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The HDR debate thread

Jackass

Prominent Member
Before we get actual bluray 4K HDR movie content, I've been trying out the limited HDR content,
That will work with my Sony X10 media player and 520ES Projector.

A grand total of 1 clip so far :D

I'm posting a series of pics I've taken with an iPad Air 2 (not the best...) to throw it out there which image is preferred.
(You can see in the bottom left corner the projector HDR setting on or off)

If it's the correct matching version of HDR for the source and Projector,
I'm not sure but with it on, I think it doesn't look to bad, some loss of detail in bright parts, thoughts?

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stevos

Distinguished Member
Which version of HDR is it and how is the projector 'turning it off' is it through the meta data or just cropping the dynamic range?

I can't see if the mediaplayer has hdmi 2.0a.

HDR seems to currently be a bit of a mess on how it works, depending on the standard used.
 
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Peter Parker

Distinguished Member
Sometimes hard to tell from pics what is actually happening on screen, but the very first pic seems to have more detail due to more brightness in the ends of the logs, which looks more three dimensional compared to the same image with HDR on.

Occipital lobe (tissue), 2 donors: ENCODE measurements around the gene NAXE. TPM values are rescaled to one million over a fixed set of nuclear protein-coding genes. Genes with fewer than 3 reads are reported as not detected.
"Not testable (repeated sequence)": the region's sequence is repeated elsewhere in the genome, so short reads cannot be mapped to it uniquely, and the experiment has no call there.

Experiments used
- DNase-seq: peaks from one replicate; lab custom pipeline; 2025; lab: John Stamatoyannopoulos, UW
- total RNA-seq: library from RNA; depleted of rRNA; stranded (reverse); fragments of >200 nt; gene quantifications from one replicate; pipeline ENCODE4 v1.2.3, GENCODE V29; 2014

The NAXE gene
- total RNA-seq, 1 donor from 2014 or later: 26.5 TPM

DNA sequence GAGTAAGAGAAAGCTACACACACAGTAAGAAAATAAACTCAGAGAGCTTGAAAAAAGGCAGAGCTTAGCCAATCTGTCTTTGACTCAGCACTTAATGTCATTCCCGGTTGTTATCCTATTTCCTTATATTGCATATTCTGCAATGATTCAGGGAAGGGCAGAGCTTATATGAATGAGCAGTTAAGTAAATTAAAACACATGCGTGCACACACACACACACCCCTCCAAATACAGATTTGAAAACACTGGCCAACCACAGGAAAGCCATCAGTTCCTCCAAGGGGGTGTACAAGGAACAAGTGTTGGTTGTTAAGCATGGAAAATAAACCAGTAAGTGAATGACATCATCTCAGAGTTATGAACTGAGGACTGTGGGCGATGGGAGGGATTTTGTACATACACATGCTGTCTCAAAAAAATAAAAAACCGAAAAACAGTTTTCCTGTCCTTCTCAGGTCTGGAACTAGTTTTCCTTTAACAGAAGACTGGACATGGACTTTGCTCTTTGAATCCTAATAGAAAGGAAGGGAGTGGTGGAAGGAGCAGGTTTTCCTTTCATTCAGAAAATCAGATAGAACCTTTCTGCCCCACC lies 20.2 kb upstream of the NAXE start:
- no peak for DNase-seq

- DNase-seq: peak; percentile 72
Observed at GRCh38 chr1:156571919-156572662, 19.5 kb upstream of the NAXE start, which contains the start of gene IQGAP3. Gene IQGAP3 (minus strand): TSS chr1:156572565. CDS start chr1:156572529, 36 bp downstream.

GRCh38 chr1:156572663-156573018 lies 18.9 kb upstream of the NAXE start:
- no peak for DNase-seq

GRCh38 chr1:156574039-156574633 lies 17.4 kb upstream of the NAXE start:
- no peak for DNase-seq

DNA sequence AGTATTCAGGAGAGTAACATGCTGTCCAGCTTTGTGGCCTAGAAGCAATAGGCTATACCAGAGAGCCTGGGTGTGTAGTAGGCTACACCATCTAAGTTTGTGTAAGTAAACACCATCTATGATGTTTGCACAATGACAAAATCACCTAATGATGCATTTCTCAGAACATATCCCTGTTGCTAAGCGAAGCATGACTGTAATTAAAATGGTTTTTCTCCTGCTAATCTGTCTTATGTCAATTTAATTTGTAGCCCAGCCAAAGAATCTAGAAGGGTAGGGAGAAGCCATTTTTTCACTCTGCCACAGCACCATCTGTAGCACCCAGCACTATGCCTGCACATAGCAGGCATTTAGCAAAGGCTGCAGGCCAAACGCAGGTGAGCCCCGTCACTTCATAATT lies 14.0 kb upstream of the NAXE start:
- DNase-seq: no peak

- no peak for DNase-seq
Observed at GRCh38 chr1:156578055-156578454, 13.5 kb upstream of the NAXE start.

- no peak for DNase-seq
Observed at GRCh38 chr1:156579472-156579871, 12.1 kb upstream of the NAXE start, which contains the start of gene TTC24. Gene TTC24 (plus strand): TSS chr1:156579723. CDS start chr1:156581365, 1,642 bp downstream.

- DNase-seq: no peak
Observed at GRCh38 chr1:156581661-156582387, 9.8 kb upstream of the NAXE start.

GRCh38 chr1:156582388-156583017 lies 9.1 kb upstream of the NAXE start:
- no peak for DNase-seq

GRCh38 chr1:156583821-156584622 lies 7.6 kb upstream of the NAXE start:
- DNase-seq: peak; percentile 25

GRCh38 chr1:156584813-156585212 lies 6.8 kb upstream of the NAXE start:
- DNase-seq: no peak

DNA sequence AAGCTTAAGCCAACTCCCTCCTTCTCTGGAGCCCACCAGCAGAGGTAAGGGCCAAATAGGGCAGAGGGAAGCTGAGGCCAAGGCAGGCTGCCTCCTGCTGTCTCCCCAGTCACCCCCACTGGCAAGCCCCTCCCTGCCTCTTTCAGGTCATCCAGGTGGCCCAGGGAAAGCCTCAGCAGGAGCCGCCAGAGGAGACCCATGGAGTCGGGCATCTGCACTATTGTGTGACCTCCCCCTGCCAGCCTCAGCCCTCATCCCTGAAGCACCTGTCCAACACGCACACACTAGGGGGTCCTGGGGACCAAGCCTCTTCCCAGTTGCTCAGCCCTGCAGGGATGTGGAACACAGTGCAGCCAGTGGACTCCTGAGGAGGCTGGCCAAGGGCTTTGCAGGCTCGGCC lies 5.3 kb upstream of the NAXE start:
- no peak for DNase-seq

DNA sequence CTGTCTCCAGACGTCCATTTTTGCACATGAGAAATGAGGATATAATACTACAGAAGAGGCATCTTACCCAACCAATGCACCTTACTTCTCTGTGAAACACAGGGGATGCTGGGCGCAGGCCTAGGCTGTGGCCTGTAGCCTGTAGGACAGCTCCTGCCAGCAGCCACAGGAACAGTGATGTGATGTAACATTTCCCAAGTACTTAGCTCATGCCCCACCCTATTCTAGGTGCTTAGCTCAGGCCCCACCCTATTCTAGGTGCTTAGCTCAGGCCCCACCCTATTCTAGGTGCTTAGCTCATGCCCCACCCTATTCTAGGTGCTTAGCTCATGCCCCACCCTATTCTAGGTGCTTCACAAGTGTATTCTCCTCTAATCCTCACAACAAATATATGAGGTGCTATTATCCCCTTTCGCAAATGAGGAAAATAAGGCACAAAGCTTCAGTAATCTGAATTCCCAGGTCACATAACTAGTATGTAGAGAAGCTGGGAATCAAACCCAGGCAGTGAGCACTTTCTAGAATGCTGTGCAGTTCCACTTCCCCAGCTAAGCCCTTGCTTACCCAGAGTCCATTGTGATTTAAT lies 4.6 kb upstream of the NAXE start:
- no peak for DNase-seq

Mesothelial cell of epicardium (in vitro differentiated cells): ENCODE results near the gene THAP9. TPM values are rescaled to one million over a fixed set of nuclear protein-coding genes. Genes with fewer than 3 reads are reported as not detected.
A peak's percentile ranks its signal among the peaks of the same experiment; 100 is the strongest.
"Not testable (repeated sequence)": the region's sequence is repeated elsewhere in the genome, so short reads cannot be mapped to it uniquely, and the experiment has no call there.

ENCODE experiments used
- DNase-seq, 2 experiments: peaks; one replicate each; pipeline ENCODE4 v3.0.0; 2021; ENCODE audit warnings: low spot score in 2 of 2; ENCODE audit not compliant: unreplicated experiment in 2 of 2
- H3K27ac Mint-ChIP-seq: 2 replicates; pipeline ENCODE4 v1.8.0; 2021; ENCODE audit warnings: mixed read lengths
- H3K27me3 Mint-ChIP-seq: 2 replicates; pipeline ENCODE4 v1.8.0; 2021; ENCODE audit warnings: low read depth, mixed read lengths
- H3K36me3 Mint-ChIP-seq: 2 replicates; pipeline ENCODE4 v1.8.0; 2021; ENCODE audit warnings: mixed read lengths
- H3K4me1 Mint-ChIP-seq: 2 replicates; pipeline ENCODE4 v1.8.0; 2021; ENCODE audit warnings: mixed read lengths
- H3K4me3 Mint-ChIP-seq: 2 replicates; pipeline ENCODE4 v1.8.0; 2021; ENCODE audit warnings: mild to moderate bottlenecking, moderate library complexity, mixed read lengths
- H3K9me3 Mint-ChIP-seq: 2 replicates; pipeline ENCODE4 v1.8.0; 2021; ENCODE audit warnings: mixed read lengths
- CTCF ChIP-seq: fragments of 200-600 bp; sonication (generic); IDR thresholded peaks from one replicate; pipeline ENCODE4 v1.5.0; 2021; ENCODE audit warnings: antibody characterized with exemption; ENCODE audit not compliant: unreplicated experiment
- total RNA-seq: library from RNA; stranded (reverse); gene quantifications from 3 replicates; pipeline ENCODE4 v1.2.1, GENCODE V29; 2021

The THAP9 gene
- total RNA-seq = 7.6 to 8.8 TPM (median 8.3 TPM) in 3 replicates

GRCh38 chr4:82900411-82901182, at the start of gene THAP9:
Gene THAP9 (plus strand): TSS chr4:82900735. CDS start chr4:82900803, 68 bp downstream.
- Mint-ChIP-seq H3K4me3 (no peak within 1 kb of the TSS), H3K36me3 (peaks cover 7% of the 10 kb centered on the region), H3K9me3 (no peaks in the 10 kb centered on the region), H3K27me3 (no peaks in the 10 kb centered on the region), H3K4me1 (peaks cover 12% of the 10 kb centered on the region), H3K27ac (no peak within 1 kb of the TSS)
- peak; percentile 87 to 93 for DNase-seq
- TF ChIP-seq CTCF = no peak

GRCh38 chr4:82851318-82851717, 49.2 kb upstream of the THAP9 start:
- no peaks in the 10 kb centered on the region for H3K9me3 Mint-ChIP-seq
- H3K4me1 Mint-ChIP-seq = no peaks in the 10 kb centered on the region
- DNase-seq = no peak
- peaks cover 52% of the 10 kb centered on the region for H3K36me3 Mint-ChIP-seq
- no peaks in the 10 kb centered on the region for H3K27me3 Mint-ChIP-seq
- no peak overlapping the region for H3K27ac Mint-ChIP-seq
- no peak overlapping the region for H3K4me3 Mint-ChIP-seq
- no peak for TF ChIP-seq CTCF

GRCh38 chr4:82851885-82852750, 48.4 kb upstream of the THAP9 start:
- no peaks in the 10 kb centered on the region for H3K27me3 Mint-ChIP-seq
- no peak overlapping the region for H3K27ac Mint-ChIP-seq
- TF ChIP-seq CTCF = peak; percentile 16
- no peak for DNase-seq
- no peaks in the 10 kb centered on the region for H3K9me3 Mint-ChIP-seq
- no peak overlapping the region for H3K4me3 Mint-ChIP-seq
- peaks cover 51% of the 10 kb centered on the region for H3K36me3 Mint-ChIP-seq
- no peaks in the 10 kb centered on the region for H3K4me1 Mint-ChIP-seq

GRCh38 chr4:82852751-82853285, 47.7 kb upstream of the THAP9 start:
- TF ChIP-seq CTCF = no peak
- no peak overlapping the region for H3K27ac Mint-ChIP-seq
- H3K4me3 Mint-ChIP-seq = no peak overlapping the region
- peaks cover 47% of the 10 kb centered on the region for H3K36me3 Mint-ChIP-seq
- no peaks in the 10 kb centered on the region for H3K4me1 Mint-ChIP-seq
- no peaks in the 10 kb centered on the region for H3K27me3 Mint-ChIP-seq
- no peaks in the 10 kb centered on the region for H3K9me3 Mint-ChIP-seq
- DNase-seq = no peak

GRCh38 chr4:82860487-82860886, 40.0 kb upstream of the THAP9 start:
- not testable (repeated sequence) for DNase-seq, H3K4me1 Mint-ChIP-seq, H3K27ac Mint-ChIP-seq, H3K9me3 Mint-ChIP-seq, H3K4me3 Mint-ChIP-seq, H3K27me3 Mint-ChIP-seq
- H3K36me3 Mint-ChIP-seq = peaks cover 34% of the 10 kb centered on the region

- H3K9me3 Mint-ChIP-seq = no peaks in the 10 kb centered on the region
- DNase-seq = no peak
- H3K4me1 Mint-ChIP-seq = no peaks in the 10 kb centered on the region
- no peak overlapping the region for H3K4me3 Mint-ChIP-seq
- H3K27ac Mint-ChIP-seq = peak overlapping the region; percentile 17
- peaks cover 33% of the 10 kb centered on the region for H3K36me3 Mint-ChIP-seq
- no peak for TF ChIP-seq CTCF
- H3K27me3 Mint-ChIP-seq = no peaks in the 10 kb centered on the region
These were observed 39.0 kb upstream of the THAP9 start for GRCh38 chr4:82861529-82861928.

The last two pics seem to show that HDR has lost a lot of the image detail that's visible in the glass behind the fire.

Is that what you are really seeing, or is the camera compensating for the extra brightness HDR should be giving in the highlights, and closing down so it doesn't show the detail that we can see with HDR off in the other picture?

If the HDR images were the ones that look better from the images, then i'd say it's delivering the hype, but currently it seems like it needs work.

This is what I was asking for in another thread - has anyone actually seen it - rather than rely on some glowing online appraisments, it's nice to know what people are actually seeing in real terms on real machines with real content - assuming everything is working as it should be.

As Stevos says, it does seem a bit of a mess right now and it's possible that it really is very good when working as it should be, but currently I'd wait until things have settled down and it's actually delivering results before buying into the tech just yet.

Gary
 

Gilbers

Established Member
Given that these images are in an 8-bit image format, can we be seeing anything other than relative differences in exposure? It seems a bit like the old 'auditioning speakers by telephone' scenario. :)
 

Peter Parker

Distinguished Member
That was my point and why I was asking if it was representative of what was actually seen on screen. Screen shots are fun, but usually not a good indicator for overall image quality. Obvious differences like those above can give you a clue about what's going on, provided they are showing what is actually visible on screen.

Gary
 

Normal Bias

Established Member
I don't think it is easy, or maybe even possible, to compare HDR vs non-HDR with still shots. This is because of the conflicting arguments that a) the two photos should use the same settings (exposure time, ISO, aperture etc) to represent each image under the same conditions, so as to be comparable and b) the human eye has a variable aperture controlled by the iris.